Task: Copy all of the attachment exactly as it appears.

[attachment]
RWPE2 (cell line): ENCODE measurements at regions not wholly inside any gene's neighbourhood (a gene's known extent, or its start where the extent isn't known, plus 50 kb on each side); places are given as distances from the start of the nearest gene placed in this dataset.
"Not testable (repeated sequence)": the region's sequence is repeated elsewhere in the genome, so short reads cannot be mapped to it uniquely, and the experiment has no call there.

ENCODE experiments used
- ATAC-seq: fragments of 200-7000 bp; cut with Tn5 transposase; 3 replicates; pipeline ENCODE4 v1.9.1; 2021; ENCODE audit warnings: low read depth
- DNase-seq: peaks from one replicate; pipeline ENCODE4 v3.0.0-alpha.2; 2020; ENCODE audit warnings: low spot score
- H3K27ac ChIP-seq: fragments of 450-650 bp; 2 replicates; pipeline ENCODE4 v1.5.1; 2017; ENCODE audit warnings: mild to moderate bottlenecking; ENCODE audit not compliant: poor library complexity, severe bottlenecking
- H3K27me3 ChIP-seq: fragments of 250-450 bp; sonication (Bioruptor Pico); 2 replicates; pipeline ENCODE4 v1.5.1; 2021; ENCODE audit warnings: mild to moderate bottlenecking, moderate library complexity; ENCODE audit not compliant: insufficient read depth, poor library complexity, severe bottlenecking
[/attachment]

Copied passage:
RWPE2 (cell line): ENCODE measurements at regions not wholly inside any gene's neighbourhood (a gene's known extent, or its start where the extent isn't known, plus 50 kb on each side); places are given as distances from the start of the nearest gene placed in this dataset.
"Not testable (repeated sequence)": the region's sequence is repeated elsewhere in the genome, so short reads cannot be mapped to it uniquely, and the experiment has no call there.

ENCODE experiments used
- ATAC-seq: fragments of 200-7000 bp; cut with Tn5 transposase; 3 replicates; pipeline ENCODE4 v1.9.1; 2021; ENCODE audit warnings: low read depth
- DNase-seq: peaks from one replicate; pipeline ENCODE4 v3.0.0-alpha.2; 2020; ENCODE audit warnings: low spot score
- H3K27ac ChIP-seq: fragments of 450-650 bp; 2 replicates; pipeline ENCODE4 v1.5.1; 2017; ENCODE audit warnings: mild to moderate bottlenecking; ENCODE audit not compliant: poor library complexity, severe bottlenecking
- H3K27me3 ChIP-seq: fragments of 250-450 bp; sonication (Bioruptor Pico); 2 replicates; pipeline ENCODE4 v1.5.1; 2021; ENCODE audit warnings: mild to moderate bottlenecking, moderate library complexity; ENCODE audit not compliant: insufficient read depth, poor library complexity, severe bottlenecking